tightly than a Volkswagen at a clown convention, as the air
around us fills with data. No wonder MIT calls its experimental
wireless initiative "Oxygen."
But will it be nourishing or toxic? That depends, in large
part, on us. "When we look at something like the wireless
revolution, we have to think of it not as a revolution in
technology but sociology," says Robert Blinkoff, an anthropologist
who has studied the wireless experience around the globe.
The good news is that sociology, and not just marketing, will
determine just how the wireless world unfolds. Interestingly,
consumers in countries like Japan and Finland have already
begun to establish their own style in relating to it. While
it is often observed that the Japanese have rapidly taken
to using mobile phones to connect to the Internet, perhaps
more significant is that young people in Japan see their phone
devices not as tools but companions. They personalize them
with exotic ring tones and distinctive images for the tiny
color screens. In the United States, however, wireless use
to date has focused mostly on two things: business productivity
and security. The former explains why one of the most talked
about wireless devices is the RIM (Research in Motion) company's
BlackBerry, a basic box with a thumb keyboard that reliably
handles e-mail. As for security, the value of going mobile
was reaffirmed in the wake of September 11. In New York City,
Mike Daisey, a writer who'd just happened into a Starbucks
in the financial district, opened up his laptop and instantly
connected with the wireless net it offers. He described the
devastation and e-mailed it to a list of 5,000 correspondents.
Join us on Wednesday, Dec. 5, at noon E.T. for a live talk
with Senior Editor Steven Levy, who oversaw the fourth installment
of the "Next Frontiers" technology series appearing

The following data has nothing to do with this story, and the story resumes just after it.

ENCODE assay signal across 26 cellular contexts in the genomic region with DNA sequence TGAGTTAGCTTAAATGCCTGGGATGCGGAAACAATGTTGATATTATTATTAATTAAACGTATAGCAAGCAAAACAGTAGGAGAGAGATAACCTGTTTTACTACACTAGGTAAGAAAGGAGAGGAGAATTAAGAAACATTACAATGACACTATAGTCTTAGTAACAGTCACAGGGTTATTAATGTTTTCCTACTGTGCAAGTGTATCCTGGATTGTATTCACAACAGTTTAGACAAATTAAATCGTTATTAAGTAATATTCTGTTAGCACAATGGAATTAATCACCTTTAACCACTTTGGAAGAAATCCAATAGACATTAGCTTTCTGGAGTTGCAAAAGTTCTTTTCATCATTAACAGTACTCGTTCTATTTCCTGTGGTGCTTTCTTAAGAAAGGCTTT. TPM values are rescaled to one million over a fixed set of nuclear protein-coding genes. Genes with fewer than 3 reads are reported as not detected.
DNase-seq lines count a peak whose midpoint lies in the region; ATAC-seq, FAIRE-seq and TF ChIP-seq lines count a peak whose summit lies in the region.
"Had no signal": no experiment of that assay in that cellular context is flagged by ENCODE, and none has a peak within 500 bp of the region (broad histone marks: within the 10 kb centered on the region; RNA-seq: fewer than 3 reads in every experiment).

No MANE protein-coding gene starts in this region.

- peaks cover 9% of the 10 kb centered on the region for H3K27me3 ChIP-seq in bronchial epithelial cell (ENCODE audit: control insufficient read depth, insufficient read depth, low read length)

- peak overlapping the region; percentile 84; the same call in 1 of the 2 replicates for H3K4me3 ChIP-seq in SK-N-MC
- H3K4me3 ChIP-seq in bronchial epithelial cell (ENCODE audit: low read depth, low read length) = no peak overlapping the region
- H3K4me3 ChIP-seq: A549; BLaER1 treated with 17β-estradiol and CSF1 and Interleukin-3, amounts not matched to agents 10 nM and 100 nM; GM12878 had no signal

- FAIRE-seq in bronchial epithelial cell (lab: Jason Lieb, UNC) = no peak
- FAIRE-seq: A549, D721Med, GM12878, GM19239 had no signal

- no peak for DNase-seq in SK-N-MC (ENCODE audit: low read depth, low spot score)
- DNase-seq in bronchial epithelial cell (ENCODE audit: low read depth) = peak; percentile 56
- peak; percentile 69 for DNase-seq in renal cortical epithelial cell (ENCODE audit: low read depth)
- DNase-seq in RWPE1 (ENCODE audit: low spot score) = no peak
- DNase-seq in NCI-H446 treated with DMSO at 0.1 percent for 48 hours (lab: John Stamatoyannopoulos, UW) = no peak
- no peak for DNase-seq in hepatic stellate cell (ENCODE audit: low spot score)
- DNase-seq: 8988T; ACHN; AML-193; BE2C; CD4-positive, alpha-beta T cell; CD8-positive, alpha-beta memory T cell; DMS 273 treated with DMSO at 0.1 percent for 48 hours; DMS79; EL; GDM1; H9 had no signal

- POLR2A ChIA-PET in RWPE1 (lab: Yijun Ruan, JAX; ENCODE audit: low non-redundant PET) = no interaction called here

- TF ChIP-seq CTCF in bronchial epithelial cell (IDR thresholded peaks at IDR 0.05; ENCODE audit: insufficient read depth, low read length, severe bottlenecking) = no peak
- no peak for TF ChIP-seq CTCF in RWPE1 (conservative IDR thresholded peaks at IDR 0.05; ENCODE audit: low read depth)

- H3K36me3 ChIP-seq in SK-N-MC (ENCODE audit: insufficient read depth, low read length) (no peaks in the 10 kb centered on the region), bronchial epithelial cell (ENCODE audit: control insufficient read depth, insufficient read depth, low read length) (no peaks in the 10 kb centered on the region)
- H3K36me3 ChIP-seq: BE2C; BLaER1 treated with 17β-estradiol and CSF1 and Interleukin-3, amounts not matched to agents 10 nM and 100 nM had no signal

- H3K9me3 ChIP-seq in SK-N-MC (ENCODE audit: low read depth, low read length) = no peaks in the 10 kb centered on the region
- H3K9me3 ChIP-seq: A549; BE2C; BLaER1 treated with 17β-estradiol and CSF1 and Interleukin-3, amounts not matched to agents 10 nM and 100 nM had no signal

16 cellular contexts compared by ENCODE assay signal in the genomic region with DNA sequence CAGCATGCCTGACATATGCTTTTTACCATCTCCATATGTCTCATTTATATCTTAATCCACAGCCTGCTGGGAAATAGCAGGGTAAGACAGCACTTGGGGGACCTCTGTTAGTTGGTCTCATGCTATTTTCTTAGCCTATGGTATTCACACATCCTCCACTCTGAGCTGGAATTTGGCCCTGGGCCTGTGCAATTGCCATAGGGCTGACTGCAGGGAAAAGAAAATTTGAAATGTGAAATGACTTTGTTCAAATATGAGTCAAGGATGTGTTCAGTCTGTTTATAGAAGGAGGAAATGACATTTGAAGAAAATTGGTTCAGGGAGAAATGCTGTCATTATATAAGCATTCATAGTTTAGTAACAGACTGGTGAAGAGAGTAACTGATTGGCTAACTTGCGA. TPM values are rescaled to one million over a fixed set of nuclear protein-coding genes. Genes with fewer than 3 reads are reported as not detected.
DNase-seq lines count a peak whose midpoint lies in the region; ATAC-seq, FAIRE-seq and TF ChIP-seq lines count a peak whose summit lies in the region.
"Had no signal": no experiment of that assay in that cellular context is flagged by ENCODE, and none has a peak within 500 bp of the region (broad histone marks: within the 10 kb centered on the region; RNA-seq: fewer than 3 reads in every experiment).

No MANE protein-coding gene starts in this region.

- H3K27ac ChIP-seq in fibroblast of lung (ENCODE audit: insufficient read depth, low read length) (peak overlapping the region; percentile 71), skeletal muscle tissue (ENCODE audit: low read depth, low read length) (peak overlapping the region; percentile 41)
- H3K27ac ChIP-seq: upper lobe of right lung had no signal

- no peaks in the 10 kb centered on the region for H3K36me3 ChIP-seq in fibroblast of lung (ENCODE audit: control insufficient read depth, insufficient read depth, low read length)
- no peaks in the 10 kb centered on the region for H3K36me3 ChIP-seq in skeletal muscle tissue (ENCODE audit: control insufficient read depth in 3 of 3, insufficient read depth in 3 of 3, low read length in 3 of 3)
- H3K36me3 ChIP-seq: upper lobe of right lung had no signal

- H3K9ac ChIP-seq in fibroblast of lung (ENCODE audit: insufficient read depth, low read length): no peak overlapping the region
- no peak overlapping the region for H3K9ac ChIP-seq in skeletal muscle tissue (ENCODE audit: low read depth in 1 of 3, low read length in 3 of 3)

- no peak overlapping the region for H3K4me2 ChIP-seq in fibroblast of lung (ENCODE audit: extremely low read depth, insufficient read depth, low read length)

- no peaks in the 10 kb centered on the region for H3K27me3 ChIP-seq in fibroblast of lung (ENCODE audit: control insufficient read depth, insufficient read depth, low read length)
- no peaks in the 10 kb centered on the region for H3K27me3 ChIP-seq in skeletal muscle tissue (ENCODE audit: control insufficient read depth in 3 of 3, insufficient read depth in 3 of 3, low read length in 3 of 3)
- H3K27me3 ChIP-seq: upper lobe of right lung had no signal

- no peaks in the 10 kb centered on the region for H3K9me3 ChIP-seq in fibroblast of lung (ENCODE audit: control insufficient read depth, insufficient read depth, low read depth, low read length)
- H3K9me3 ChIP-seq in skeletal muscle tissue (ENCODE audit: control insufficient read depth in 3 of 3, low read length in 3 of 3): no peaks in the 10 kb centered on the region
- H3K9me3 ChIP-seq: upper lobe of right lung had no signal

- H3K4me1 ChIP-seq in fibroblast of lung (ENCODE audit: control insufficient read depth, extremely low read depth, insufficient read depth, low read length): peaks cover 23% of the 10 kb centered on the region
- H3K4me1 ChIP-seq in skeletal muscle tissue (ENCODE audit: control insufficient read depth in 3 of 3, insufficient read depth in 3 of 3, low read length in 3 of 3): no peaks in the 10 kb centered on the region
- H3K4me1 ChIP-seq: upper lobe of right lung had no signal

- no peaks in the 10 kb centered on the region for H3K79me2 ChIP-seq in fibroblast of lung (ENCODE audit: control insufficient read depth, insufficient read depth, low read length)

in this week's issue, to discuss how the wireless revolution
will impact your life.
As wireless moves to ubiquity, it will wind itself deeper
into the fabric of our lives, sometimes with uncertain consequences.
Take instant messaging. Even in its computer-based form it
can be addictive. But what if it were always available, allowing
for a constantly running dialogue between two best friends,
or mates, or parent and child? What would be the ground rules
for keeping it going, turning it off? "The great thing
and the bad thing about wireless is that you're always in
contact and always on," says Palm exec David Nagel. "Sometimes
you need to get away from your family."
Another problem deals with privacy and security. "There's
an indelible log of information about your daily activities
and my daily activities that passes through the communication
network," says Paul Henry, a researcher at AT&T Labs.
"The opportunity for abuse is just enormous." Before
this comes to pass, of course, there's work to do. (And venture
capitalists are eager to help out-wireless is the brightest
light in an otherwise stalled tech economy.) Right now, there's
a swarm of incompatible technologies. Users of each form distinct
techno-tribes. BlackBerry folks are hard-core business types
who want to make the most of every second and can afford the
costly monthly fees. Then there are the enhanced two-way pagers,
blessed with celebrity cachet. Motorola gives them away to
the likes of Adam Sandler and Kid Rock. The makers of mobile
phones are pinning their hopes on a standard known as 3G (for
third generation). It basically delivers broadband Internet